Lee (Tait), Johnson (Watson), Bracken (Dorey), Warne (Cullen) [Griffith, White]
Update: I wrote this before the team to play Bangladesh was selected, and therefore before Australia's decision to pick five bowlers. I think this policy is a grave mistake. Bowlers may win games, but batsmen lose them. The advantage of having a fifth bolwer doesn't come near offsetting the extra runs of a sixth bat. And not just in raw averages. Batsmen rarely score their average, it is a skewed distribution with a few scores at the high end and lots of low ones. The more of them you have, the closer the team will get to its expected value -- ie. the more stable your totals will be and the less likely a collapse for not many will put you out of the game.
Cricket - Analysis
9th April, 2006 11:04:50
[#] [2 comments]
Ratings - April 2006
Bangladesh v Sri Lanka
Opening Ratings: Ban: 610.86 Sri: 1067.61
1st Test: Sri Lanka by 8 wickets
2nd Test: Sri Lanka by 10 wickets
Closing Ratings: Ban: 601.18 Sri: 1074.84
Bangladesh are clearly improving, but without the results to prove it. Inconsistency and a weak bottom order is their current problem. A brilliant 136 by Mohammad Ashraful in the first test allowed them to hold Sri Lanka to a 19 run lead, but Muralitharan took over from there. The second test played out on similar lines for a similar result. The batting of Habibul Bashar, Mohammad Rafique and Ashraful is reasonable, but depending on those three to do the job is unrealistic. Unfortunately for Sri Lanka, they are heading in the same direction. Muralitharan continues to dominate their bowling, although he had reasonable support against weak Bangladeshi batsmen. Similarly, if you take out Tharanga's performances at the top the batting is suspect, although some good players were missing, there is not much depth. Sri Lanka are on the wane, Bangladesh on the up, but the ratings stay the same for now.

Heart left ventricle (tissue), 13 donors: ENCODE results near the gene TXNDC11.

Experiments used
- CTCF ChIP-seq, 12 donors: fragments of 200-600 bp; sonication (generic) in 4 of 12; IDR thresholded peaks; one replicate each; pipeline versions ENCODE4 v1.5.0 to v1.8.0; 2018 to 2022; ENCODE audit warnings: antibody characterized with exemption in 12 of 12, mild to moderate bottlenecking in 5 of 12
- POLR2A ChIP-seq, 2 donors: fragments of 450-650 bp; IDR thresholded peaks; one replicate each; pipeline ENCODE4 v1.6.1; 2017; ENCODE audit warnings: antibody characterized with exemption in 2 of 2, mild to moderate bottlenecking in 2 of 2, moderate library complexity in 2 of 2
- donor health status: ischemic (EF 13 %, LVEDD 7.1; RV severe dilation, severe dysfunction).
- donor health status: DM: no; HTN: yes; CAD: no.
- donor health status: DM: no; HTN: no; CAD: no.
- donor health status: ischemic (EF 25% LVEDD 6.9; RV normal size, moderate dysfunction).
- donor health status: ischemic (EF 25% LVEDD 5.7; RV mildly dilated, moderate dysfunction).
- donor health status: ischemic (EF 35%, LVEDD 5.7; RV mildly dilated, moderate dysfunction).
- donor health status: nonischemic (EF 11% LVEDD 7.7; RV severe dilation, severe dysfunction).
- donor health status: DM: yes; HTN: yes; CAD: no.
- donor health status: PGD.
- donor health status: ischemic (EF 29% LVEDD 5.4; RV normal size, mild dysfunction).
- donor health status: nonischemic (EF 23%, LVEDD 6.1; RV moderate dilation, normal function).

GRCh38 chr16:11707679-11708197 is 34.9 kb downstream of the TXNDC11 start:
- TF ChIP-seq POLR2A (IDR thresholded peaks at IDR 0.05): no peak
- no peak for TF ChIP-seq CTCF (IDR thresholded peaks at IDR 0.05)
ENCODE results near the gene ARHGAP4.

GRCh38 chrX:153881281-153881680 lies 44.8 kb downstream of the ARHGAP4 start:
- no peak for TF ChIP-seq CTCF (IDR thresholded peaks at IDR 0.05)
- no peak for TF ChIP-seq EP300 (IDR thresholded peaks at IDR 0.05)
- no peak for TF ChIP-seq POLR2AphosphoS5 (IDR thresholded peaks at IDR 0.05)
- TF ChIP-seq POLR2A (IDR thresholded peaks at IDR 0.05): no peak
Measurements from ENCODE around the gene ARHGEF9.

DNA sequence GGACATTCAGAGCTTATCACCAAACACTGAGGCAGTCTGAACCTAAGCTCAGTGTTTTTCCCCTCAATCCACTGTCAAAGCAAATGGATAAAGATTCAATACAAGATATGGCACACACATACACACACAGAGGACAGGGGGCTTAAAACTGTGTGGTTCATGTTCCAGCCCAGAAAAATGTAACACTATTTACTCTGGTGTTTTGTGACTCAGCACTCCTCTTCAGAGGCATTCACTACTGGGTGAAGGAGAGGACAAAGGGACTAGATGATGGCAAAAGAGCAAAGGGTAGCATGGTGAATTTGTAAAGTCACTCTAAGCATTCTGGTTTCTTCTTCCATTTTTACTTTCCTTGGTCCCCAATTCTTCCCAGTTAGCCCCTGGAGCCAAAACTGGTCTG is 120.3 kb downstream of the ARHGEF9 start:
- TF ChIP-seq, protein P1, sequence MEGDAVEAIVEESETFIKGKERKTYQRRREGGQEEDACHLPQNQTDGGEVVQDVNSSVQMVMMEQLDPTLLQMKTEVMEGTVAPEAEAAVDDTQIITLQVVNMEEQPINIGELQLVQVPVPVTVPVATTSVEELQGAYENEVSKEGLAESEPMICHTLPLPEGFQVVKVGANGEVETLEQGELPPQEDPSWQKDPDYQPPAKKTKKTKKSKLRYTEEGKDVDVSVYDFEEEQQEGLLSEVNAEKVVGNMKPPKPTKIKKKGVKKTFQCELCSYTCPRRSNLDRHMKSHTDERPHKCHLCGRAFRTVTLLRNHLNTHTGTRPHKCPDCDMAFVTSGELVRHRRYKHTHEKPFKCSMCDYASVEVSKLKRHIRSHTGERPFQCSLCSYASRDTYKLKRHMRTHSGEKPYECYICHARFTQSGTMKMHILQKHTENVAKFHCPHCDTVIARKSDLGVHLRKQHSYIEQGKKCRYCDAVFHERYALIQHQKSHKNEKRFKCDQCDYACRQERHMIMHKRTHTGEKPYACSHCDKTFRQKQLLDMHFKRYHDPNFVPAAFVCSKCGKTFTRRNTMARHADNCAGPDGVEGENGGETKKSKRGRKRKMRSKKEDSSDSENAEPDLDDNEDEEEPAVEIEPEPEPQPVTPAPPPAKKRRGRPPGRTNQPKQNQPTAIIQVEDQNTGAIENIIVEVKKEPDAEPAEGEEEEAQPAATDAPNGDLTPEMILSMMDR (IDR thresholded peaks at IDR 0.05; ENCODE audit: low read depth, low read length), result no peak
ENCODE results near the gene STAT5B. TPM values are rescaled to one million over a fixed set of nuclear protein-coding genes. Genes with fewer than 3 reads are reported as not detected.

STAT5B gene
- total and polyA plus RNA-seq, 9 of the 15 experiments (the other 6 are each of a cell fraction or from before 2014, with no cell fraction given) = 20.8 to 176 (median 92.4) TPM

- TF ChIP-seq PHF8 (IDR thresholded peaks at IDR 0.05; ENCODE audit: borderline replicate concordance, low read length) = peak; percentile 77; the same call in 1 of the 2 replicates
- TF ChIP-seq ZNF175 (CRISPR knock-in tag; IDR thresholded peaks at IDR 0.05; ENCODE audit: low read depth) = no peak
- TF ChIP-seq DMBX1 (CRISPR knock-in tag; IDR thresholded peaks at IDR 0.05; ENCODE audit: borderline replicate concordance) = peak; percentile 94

India v England
Opening Ratings: Ind: 1152.41 Eng: 1204.38
1st Test: Drawn
2nd Test: India by 9 wickets
3rd Test: England by 212 runs
Closing Ratings: Ind: 1142.25 Eng: 1213.19
A potential classic cut short. All three tests fluctuated, each a contest between bat and ball, but in the final balance England probably had the best of the series. India's win came on the back of a brilliant performance by Kumble, as the batsmen struggled with just one century and a heavy reliance on runs down the order. Their pitiful performance trying to save the series win in the final test showed the dangers of that, all out 100 in 48 overs. For England, Monty Panesar bowled well without wickets, but Hoggard defied the conditions to lead the wicket-takers. The batting was even and solid, except Bell, who continues to struggle against spin. The ratings remain unchanged, but India have some question marks over them.
New Zealand v West Indies
Opening Ratings: NZ: 1051.26 WI: 812.23
1st Test: New Zealand by 27 runs
2nd Test: New Zealand by 10 wickets
3rd Test: Drawn
Closing Ratings: NZ: 1050.90 WI: 812.76
The West Indies remain an enigma. After throwing away the first test after a 148 run opening stand chasing 263, Bond and Vettori's efforts aside, the second test went more to form, and recent history. The third went to the weather, but games in New Zealand are like that. With the possible exception of Gayle, noone on either side preformed particularly well, although two players performed particularly badly which cost their side the series: Lara and Chanderpaul. New Zealand were particularly uninspiring in winning these games, which might mean that the West Indies are slowly turning around, or it might mean that New Zealand are waning again. Either way, an uninspiring couple of games after a long summer.